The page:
Reduced NFT sales and more competition are forcing OpenSea to make changes.
Devin Finzer, co-founder and CEO of OpenSea, announced this afternoon that the NFT marketplace is letting go of around 20% of its workforce. Finzer did not specify the number of individuals that represented. The company employs more than 70 individuals, according to a January Forbes piece honouring Finzer and his co-founder Alex Atallah’s $2.2 billion net worth (each), but a spokeswoman for OpenSea tells The Verge that 230 workers will stay with the business.
When we profiled OpenSea in February, the business had recently raised $300 million more and had a $13.3 billion valuation. It was also the market leader in selling the tokens, with a 2.5 percent commission on trades.
However, a persistent decline in activity and prices has given rise to headlines about how NFT Sales Are Flatlining or have Fallen Off the Cliff, and many businesses that adopted them or made suggestions that they might have faced blowback. Just today, a Sony marketing executive had to allay gamers’ fears that a new digital collectibles feature would bring the blockchain and NFTs to its PS5 consoles. Recently, Reddit launched an NFT Collectible Avatars feature without directly mentioning the term.
It’s the most recent in a line of Web3 businesses that have grown quickly in recent years as cryptocurrency prices have risen and are now laying off employees. Before announcing the layoffs, the company was able to personally notify the affected workers, according to Finzer. The company also offered “generous” severance, healthcare for the remainder of the year, help finding employment, and accelerated equity vesting. If this “crypto winter” persists, Finzer claims that these improvements will offer the corporation up to five years of runway.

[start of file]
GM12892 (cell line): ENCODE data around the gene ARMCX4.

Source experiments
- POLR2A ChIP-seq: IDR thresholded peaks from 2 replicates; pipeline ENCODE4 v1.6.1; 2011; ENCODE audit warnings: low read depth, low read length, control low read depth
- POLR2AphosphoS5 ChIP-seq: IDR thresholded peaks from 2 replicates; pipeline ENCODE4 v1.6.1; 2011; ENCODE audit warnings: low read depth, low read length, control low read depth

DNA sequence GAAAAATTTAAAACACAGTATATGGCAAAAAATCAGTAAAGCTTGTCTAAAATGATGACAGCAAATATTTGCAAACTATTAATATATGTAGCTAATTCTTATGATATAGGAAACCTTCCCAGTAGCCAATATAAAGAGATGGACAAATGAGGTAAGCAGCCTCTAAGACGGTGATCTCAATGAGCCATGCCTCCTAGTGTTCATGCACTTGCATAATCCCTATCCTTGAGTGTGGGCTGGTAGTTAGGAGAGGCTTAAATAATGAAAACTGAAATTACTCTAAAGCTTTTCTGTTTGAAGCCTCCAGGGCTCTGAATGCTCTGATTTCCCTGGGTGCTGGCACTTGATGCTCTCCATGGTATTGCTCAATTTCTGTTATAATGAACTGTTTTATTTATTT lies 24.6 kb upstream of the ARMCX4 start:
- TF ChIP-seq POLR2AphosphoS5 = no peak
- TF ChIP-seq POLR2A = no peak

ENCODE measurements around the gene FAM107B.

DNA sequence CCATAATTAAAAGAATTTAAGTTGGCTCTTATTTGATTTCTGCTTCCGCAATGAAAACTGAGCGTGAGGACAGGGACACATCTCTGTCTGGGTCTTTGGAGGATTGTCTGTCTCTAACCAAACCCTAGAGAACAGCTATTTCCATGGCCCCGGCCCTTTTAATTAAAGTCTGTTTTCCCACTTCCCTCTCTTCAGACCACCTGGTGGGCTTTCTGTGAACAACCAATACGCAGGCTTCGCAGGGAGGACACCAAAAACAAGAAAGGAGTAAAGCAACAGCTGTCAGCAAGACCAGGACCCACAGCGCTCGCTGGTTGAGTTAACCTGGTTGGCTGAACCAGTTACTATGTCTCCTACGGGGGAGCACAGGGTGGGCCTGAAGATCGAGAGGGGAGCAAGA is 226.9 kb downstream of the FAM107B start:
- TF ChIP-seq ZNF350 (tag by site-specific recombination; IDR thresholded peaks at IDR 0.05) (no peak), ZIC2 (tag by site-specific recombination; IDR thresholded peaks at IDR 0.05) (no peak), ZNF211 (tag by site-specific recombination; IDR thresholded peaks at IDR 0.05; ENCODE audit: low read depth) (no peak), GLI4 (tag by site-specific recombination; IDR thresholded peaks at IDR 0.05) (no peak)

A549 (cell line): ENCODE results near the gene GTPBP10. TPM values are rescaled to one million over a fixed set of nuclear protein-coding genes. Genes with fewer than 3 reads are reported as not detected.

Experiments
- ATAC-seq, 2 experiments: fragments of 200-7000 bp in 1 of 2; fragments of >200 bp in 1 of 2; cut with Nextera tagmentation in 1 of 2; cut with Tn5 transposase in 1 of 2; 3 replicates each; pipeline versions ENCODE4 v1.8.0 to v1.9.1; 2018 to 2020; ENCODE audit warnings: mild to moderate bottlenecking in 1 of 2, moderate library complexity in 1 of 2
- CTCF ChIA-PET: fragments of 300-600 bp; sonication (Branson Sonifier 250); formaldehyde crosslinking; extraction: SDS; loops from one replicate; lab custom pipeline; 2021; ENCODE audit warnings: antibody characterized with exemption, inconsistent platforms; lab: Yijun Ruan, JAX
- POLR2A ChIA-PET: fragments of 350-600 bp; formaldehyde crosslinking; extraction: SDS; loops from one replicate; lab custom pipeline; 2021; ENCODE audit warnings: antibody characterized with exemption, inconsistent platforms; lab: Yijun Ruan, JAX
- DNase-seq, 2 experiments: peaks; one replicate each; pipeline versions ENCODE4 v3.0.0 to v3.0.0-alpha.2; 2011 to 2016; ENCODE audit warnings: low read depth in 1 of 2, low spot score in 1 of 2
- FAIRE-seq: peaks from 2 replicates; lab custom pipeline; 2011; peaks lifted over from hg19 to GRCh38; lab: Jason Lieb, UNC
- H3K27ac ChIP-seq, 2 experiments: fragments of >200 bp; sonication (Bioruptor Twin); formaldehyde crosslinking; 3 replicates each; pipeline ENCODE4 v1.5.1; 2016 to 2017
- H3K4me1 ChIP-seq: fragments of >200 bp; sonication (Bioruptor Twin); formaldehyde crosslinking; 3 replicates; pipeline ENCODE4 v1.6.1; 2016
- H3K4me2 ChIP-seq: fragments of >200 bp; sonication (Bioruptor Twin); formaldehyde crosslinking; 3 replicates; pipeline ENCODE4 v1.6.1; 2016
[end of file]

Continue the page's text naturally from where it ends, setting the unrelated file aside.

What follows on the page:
In the past month, Coinbase, a cryptocurrency exchange that had earlier this year introduced an NFT marketplace, let go of 1,100 employees, and GameStop only recently debuted its NFT store, days after announcing a wave of layoffs.
OpenSea has recently experienced a number of problems that go beyond the sharp decline in the price of crypto and several NFTs, despite the fact that the arrival of new competitors and the rising usage of alternative stores like LooksRare have made things more difficult:
A flaw allowed thieves to steal expensive things from their owners and sell them for much less than their quoted cost.
During a phishing scam in February, NFTs with a potential value of $1.7 million was taken.
Nate Chastain, a former product leader who was fired last fall for using his position to purchase NFTs just before they were highlighted on OpenSea’s home page (and consequently likely to experience a dramatic increase in value), has now been arrested for insider trading.
Users of OpenSea are now at greater risk of falling victim to phishing attacks since towards the end of June, a worker at its email delivery partner stole the email addresses of those users.
OpenSea has had to strive to handle “authenticity” despite the fact that the main appeal of non-fungible tokens is their capacity to guarantee ownership of digital objects and decentralisation that doesn’t rely on a single source for verification. It does this by deleting tokens from works that contain material that their authors do not have permission to commercialise or that just copy other NFTs, like the Bored Ape Yacht Club.
Additionally, it recently revamped its profile and has begun to roll out a new SeaPort protocol that is intended to considerably reduce the annoying gas prices that often increase during times of heavy demand.